Driving with a suspended license or registration these days is surprisingly easy for cops to catch. Uber is both beneficial to the village and an annoyance to its police force. The 20-mile-per-hour speed limit on most village roads is tricky to adhere to, even for the police. And Sag Harbor is a very, very different place than it used to be 30 years ago.
These are some of the lessons learned during an overnight ride-along on Saturday with a veteran Sag Harbor police officer, Sgt. Thomas Pagano, who will retire later this year after about 32 years with the department.
The ride-along was at once an opportunity to get to know Sgt. Pagano, who has received the department’s award for being “Top Cop for DWI Arrests” multiple times, and to get an inside look at the inner workings of the Sag Harbor Police Department and a close-up of Sag Harbor during Memorial Day weekend, considered by many to be the official kick-off of the summer.
Over the course of five hours, from 9 p.m. on Saturday to 2 a.m. on Sunday, Sgt. Pagano made stops that ranged from simple — like closing the outside door to Apple Bank, which he saw had been propped open — to more complex — like pulling over a driver who first paused on the side of the road, then drove away, then finally stopped after being pulled over a second time.
“My objective is to get a drunk driver or someone who is doing something really egregious,” Sgt. Pagano said around midnight. “We’re trained to make sure everyone’s paying attention to the rules of the road. When you pull someone over, you never know what you’re going to get.”
In the case of that driver, it was an out-of-state visitor who had been observed running a stop sign at Main Street and Bay Street. When the driver finally stopped, she said she drove away at first because she wasn’t sure it was she who was being pulled over. She received a ticket.
Most of the Sag Harbor Village Police Department’s cars are equipped with automated license plate reader systems, which capture images of vehicle tags and instantly retrieve their owners’ information from a state database. It’s almost hypnotic to watch, and fairly jarring when it sounds an alarm for a suspended license or registration. Sgt. Pagano noted it’s more likely a driver will be caught for these violations in the daytime, and said a vehicle has to be in motion for its driver to get in trouble. When the system picks up parked cars — which it did twice on Saturday night — the officers can’t do much.
The cars also have a radar detector that checks speed, of course. It comes in handy in Sag Harbor, where most of the streets have a speed limit of 20 miles per hour. Which, even Sgt. Pagano says, is tough to stick to sometimes.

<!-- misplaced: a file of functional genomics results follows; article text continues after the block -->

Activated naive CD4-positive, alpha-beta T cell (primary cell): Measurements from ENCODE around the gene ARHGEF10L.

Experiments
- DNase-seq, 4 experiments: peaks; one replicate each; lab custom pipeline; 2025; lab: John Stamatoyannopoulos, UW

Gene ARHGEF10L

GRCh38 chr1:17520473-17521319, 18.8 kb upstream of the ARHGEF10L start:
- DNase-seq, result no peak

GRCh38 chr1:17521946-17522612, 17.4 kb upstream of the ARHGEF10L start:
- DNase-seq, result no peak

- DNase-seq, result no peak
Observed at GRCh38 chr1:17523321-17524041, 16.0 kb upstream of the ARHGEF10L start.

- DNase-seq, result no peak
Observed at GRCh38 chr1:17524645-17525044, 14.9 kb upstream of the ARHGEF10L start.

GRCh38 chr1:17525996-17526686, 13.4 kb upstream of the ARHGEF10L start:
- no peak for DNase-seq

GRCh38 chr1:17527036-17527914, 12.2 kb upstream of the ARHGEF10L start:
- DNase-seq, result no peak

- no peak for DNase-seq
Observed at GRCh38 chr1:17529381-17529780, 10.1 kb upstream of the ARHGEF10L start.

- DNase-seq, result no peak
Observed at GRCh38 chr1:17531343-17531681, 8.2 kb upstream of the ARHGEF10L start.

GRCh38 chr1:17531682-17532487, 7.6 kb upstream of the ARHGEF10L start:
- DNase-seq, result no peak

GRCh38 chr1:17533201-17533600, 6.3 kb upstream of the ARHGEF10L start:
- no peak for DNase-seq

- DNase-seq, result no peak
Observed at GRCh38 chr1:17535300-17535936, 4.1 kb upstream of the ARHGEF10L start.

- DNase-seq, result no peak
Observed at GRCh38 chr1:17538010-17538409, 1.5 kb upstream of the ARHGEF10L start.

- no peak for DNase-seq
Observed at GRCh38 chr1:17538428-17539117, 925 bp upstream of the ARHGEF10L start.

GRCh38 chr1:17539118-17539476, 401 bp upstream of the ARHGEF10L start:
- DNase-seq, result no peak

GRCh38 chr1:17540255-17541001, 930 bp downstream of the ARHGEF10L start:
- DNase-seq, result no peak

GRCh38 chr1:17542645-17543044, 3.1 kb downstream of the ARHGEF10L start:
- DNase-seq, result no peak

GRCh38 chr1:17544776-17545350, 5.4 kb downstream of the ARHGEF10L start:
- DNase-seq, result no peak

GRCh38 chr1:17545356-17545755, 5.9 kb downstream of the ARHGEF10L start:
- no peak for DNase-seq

Sgt. Pagano complimented the work of the village’s traffic control officers, who often work in tandem with the police and do the often-tougher, day-to-day work in the field that frees up the police to deal with calls for help.
“They do a good job,” he said. “They’re vital to us.”
Drivers repeatedly made illegal U-turns over the center lines on Main Street — five of them, to be exact — and got pulled over every time. One was in a Maserati. Three were Uber drivers. And as 2 a.m. approached, a handful of Uber drivers were grouped outside of Murf’s Tavern and Back Page on Division Street, waiting on both sides of the road to pick up their callers and thereby creating a hazardous situation, Sgt. Pagano said.
At one point, he briefly conferred with two other officers on Long Wharf.
“You see all the Ubers that are around now?” said Officer Nick Samot.
“I’d rather have that than a fatality,” replied Sgt. Pagano, who made 16 of Sag Harbor’s 43 DWI arrests last year.
But on Saturday night, he didn’t make any DWI arrests. “Everyone’s being relatively good,” he said.
Just before 10 p.m., Sgt. Pagano flashed a bright light into the parking lot at Washington Street and Division Street. Nothing. “We’ve had kids doing things with drugs in this parking lot,” he said.
Early on, the village was bustling with the after-dinner crowd buzzing about the village. It thinned as it grew later, of course, but even with a few dozen cars left on Main Street after midnight, Sgt. Pagano observed it was “quieter than usual” for Memorial Day weekend. He predicted, based on his experience, that Sunday of the holiday weekend would be busier.
When Sgt. Pagano was first hired in May of 1988, a former New York City Transit officer who had received inquiries from both the Nassau and Suffolk county police departments in addition to Sag Harbor, tickets were hand-written. He had a revolver with six shots back then; now, his car is equipped with an AR-15. (“Don’t worry, it’s secure,” he said.) There are computers for paperwork now, the cars are much better and some laws have been updated, including a much lower legal limit for blood alcohol content.
“If you know the laws, then you know how to do the job,” Sgt. Pagano said. “What we do hasn’t changed.”
He said he has enjoyed the freedom of police work, as compared to other careers where employees sit at a desk most of the time, and would have worked five more years. But when an attractive retirement option was presented by the village administration recently, he couldn’t pass it up.
“Realistically, I’m happy I became a police officer,” he said. “It was a great career, a great job. Where did 32 years go? It went by so fast.”
Sgt. Pagano recalled the salty days of Sag Harbor past, back when bars and nightclubs outnumbered restaurants and ice cream shops, back when the police station “looked like an old clam bar.”
“It’s not as crazy as it used to be,” he said. “You think it’s busy now? It was so much busier in the late 1980s and early ‘90s. It’s definitely a nicer town now.”